Alpine Apprentice: A Memoir
By Sarah Gorham
Athens, GA: University of Georgia Press, 2017, 208 pp., $24.95, hardcover

By their presence, mountains are the enormous proof of our ephemeral lives. They dash minor ambition and ridicule complacency. They pull us up short and force a high level of achievement, a promise of physical duress and spiritual euphoria.

A mountain feeling was planted in my subconscious at fifteen, and it served nicely to counterpoint the practical education I received at slightly lower elevations in manmade houses and huts.

In four sentences, the poet and essayist Sarah Gorham evokes one psychic condition she explores in her memoir, Alpine Apprentice. Two teenage years spent at an international, Swiss boarding school (1969 – 1971) occasion the book, a heady mixture of lyricism, research, and self-reflection. Gorham juxtaposes brief, flash-fiction-like passages (on potatoes, meringue, and "bound meat"—herbed, dried beef shoulder) with meditations on adolescent psychology, avalanches, cultural geography, language acquisition, and progressive education. "I’ve been dreaming Switzerland for more than forty years. The landscape has dominated my subconscious since 1971, when I took my last flight out of Zurich as a teenager." Gorham proves an excellent guide to memory’s mysteries and the ways a gifted writer shapes lived experience into emotionally resonant art.

A colloquial, informed voice belies complex craft decisions, and Gorham’s literary nonfiction includes formal surprises. She gives readers a teenager’s lengthy list of Swiss-German profanities; she recounts Sherlock Holmes’s death at Reichenbach Falls; paired essays ("How to Get There" and "How to Return") bookend the text with contrasts, lessons, and losses. Another pair of essays— "The Twin Cities: Heimweh" and "The Twin Cities: Sehnsucht" offer delightful meditations on untranslatable Swiss-German words for "homesickness" and "nostalgia." This variety in subject and tone mirrors the mind’s meanderings and sense-making. Below, Gorham reflects on learning Swiss-German as an adolescent, yoking past and present:

The experts might say it’s better to master one tongue at a time. Forget modern dance till you’ve mastered ballet. Don’t improvise until you can read music. But when you’re tugged in two directions, as any adolescent is—Am I child or adult? Follower or leader? Bad girl or good? —the choice is not so simple. The miracle of Swiss versus High German is that you can have it both ways. You can flip from one kind of person to another. You can hang with your homies and please your teachers.

Living together in school "families," teachers and students at Ecole d’Humanité cook, clean, design academics, arts, and athletics, and govern themselves. Here’s Gorham reflecting on teenage risk-taking: "Unfortunately, the management area of the brain—the prefrontal cortex, responsible for making decisions and solving problems—is notoriously underdeveloped in adolescents." Here’s Gorham on a beloved teacher: "Somewhere in every grown-up there’s a scintilla of frivolousness, even unsafe behavior. We’d seen her cruel and certainly a little drunk. What did she dream about? Did she ever fumble or stutter? Was she ever untrue, misguided, reckless?"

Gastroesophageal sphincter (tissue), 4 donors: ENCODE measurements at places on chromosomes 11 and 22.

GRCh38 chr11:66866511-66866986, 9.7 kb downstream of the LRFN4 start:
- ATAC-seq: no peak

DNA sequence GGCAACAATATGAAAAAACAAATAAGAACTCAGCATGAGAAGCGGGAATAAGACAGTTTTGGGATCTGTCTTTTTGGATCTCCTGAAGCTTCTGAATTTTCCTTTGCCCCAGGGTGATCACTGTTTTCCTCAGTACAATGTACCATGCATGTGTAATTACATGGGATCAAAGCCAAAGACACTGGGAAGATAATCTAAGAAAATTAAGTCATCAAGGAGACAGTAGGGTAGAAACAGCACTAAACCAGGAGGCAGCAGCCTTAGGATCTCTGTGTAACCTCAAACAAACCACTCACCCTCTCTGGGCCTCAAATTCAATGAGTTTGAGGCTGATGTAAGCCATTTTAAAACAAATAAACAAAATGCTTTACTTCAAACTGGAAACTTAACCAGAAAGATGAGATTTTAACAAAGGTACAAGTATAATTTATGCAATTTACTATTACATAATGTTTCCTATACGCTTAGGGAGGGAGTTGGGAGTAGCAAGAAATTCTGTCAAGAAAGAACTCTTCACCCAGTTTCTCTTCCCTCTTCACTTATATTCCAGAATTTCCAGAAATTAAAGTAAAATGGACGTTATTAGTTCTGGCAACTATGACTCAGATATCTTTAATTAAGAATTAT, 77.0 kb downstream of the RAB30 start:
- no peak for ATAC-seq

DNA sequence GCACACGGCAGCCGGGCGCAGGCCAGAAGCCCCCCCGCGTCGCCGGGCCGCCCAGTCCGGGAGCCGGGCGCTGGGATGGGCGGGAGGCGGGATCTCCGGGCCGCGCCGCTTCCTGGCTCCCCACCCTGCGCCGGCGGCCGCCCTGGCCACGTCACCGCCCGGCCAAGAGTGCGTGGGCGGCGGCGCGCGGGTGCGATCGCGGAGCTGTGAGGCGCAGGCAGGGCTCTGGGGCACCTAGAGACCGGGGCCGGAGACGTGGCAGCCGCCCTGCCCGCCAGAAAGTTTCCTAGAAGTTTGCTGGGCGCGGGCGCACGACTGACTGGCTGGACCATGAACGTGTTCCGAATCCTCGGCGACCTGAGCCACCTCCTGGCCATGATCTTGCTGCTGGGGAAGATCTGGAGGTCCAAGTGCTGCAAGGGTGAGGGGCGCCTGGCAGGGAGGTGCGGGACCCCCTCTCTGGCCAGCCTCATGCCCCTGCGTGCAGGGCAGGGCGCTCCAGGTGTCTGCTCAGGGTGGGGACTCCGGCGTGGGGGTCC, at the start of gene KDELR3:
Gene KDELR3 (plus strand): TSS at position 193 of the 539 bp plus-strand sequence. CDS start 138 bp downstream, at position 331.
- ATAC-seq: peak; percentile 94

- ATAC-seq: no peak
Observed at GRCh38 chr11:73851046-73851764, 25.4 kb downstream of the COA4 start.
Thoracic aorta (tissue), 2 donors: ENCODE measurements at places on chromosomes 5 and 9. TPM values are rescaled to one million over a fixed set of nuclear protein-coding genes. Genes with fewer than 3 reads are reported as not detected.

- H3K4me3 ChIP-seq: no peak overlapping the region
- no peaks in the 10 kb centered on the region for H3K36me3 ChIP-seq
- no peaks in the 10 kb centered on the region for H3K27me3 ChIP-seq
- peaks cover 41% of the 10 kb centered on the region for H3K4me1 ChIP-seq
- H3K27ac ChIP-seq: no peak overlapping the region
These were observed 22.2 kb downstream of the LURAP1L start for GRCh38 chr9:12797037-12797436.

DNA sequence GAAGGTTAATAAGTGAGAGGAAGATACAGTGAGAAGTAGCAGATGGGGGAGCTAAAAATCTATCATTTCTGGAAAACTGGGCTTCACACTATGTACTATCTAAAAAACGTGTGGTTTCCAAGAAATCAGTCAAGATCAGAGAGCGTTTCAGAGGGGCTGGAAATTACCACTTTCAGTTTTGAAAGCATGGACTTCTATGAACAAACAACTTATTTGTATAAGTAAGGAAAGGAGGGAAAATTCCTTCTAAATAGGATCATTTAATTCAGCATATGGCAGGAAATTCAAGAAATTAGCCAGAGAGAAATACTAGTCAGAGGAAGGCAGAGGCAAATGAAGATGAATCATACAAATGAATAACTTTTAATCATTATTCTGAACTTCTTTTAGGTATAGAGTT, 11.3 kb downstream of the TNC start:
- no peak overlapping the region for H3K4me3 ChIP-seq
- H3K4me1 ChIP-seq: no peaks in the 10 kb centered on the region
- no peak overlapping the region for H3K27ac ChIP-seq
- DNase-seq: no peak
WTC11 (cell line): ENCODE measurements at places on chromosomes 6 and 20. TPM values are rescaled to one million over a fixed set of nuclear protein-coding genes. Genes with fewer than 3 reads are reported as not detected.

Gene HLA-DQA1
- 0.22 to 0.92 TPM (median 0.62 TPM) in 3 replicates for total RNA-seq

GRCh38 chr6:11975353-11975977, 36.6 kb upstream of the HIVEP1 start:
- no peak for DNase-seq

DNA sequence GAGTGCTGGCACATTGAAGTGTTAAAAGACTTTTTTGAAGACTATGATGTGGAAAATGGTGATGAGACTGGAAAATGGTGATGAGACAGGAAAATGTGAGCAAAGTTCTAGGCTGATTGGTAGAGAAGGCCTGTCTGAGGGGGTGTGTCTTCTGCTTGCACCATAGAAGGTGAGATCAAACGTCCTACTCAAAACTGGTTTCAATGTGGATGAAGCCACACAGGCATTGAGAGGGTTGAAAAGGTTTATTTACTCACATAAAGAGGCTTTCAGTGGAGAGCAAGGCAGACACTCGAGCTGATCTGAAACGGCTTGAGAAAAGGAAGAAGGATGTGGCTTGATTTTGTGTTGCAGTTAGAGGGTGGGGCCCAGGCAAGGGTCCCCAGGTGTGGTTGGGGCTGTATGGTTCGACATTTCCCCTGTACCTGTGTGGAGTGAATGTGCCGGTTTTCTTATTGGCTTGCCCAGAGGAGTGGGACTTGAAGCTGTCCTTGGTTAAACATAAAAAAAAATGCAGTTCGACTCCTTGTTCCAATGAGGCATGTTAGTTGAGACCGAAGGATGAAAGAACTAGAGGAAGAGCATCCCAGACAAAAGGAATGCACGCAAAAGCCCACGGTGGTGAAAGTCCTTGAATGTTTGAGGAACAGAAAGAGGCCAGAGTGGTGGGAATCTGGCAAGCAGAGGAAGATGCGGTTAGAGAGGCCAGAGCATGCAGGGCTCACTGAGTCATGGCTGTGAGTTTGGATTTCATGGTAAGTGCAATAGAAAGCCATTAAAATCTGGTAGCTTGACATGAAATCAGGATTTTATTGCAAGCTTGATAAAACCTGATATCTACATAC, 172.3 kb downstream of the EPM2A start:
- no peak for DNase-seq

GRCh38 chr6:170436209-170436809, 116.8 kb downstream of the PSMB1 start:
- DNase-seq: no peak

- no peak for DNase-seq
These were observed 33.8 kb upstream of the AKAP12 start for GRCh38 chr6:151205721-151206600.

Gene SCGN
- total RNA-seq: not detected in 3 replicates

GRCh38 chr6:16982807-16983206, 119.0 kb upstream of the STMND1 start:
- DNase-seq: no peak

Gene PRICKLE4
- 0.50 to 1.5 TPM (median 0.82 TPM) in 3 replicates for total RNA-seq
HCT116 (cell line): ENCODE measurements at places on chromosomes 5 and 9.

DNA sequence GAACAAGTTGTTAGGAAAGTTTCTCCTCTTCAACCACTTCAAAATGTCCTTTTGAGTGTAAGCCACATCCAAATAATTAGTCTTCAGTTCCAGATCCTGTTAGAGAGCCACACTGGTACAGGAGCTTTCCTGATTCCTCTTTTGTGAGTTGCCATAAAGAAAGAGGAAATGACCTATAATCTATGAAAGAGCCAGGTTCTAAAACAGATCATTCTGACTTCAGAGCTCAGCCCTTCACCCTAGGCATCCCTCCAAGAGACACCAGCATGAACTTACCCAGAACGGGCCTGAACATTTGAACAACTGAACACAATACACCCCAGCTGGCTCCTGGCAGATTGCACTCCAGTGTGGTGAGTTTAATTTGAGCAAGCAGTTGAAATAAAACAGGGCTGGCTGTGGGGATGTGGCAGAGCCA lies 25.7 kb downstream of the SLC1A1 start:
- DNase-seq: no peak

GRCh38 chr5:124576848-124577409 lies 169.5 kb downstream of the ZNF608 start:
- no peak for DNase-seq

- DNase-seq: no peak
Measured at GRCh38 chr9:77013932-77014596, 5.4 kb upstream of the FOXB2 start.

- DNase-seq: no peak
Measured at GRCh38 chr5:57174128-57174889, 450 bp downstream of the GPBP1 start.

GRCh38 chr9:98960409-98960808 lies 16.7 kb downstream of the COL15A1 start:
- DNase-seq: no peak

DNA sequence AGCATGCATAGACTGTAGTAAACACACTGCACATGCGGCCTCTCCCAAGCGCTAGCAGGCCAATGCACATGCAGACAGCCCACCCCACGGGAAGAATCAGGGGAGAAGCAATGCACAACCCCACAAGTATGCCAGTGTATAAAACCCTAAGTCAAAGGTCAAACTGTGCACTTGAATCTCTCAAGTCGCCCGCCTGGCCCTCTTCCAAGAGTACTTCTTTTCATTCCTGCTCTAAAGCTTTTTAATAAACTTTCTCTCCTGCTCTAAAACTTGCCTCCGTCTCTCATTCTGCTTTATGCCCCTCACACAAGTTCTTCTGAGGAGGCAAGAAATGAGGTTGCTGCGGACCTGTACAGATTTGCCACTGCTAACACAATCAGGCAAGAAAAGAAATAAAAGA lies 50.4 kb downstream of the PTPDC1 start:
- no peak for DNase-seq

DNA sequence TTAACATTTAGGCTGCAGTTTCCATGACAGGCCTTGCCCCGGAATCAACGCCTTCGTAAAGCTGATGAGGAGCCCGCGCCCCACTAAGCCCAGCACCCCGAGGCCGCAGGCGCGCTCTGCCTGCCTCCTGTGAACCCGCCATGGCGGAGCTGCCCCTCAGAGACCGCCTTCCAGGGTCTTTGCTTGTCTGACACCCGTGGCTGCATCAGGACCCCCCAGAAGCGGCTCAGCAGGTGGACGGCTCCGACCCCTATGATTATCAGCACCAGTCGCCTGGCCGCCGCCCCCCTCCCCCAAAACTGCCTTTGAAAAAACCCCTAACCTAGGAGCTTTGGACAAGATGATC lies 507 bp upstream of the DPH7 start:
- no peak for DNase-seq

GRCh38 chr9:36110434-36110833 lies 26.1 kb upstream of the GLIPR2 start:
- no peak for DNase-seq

I particularly appreciate Gorham’s multidimensional approach to writing about a tragic accident that reshapes the community. She brings in the science of avalanche conditions and the elements of chance and human frailty. With compassion for all involved, Gorham offers a moving, nuanced account.

Visuals add to the book’s riches. Gorham seeds the text with reproductions of typed letters (the author’s and her mother’s); handwritten, German vocabulary words; and photographs of the school’s founders with students. Early on, Gorham describes Edith and Paul Geheeb who, in 1934, fled Germany, moving the school to Switzerland. Along with the school’s history and educational philosophy, she also tells her own (rebellious girl’s) story. To do so, Gorham must interweave individual and community, revealing strengths and fault lines in this semi-utopia.

While I generally reserve this column for reviewing books of poems, I found myself drawn to re-reading this book as I would a book of poems. Alpine Apprentice, transporting readers to a mountain community in Bernese-Oberland, will refresh a hot summer’s day.

Sarah Gorham—poet, essayist, and publisher— lives in Prospect, Kentucky. She is the author of four collections of poetry: Bad Daughter (2011); The Cure (2003); The Tension Zone (1996); and Don’t Go Back to Sleep (1989). Her essay collection A Study in Perfect won the AWP Award for Creative Nonfiction in 2013. With Jeffrey Skinner, she co-edited the anthology Last Call: Poems on Alcoholism, Addiction, and Deliverance (1997). In 1994, Gorham founded Sarabande Books and serves as its president and editor-in-chief.

Robin Becker’s Field Notes column is a regular feature of Women’s Review of Books, where she serves as poetry and contributing editor. Her most recent collection of poems is Tiger Heron (2014). Liberal Arts Research Professor of English and Women’s Studies at Penn State, Becker served as the Penn State Laureate in 2010 – 2011. Most recently, her poems appeared in the American Poetry Review and the New Yorker. Becker’s new collection of poems, WORDS with FRIENDS, is forthcoming from the University of Pittsburgh Press in 2018.

Our website uses cookies to enhance your experience. By continuing to use our site, or clicking "Continue", you are agreeing to our privacy policy.
Our website uses cookies to enhance your experience. By continuing to use our site, or clicking "Continue", you are agreeing to our privacy policy.
Continue Privacy Policy